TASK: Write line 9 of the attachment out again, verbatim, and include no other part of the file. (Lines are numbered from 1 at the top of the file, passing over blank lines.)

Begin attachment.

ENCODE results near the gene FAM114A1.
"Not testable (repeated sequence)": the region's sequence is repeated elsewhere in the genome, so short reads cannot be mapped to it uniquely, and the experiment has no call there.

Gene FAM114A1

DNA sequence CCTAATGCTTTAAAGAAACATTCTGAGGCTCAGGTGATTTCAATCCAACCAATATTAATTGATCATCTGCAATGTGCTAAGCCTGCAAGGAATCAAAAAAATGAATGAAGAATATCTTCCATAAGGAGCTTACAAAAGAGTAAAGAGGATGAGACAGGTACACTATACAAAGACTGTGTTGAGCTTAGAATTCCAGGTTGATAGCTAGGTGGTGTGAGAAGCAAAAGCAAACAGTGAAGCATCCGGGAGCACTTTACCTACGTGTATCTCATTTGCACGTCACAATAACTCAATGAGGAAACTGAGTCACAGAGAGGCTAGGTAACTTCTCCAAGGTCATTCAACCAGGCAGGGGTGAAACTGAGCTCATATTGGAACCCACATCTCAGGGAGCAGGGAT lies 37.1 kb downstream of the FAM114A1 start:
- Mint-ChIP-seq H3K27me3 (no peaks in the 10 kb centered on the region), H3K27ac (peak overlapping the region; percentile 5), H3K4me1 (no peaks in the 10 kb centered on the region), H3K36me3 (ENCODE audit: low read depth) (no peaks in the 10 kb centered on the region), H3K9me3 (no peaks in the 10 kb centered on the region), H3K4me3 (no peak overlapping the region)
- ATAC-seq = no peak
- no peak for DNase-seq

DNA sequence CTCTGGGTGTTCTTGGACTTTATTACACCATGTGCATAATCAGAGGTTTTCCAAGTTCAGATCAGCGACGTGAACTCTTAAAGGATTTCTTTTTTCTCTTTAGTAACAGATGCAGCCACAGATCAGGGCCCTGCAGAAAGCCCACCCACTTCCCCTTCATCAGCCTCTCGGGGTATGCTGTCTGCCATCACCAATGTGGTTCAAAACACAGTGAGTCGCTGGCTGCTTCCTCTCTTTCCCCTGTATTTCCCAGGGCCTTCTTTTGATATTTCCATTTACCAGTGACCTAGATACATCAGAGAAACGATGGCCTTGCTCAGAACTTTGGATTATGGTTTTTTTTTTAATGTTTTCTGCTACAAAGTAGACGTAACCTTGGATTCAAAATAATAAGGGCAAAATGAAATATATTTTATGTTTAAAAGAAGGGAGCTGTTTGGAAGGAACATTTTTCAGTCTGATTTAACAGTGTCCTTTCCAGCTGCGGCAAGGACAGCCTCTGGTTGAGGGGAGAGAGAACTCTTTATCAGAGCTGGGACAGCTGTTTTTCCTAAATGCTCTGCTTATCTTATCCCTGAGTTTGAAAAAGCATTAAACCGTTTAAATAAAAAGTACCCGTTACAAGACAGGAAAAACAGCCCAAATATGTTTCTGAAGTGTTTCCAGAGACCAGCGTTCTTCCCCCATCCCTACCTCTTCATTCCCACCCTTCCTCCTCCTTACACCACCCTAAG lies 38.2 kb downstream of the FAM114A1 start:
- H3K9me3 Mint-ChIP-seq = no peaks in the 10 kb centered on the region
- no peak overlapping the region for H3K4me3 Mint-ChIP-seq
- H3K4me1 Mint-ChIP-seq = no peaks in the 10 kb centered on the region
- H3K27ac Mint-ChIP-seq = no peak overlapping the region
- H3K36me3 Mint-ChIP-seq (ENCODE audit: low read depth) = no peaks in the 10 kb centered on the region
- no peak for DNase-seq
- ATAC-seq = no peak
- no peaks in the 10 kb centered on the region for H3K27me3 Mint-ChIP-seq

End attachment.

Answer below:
- H3K9me3 Mint-ChIP-seq = no peaks in the 10 kb centered on the region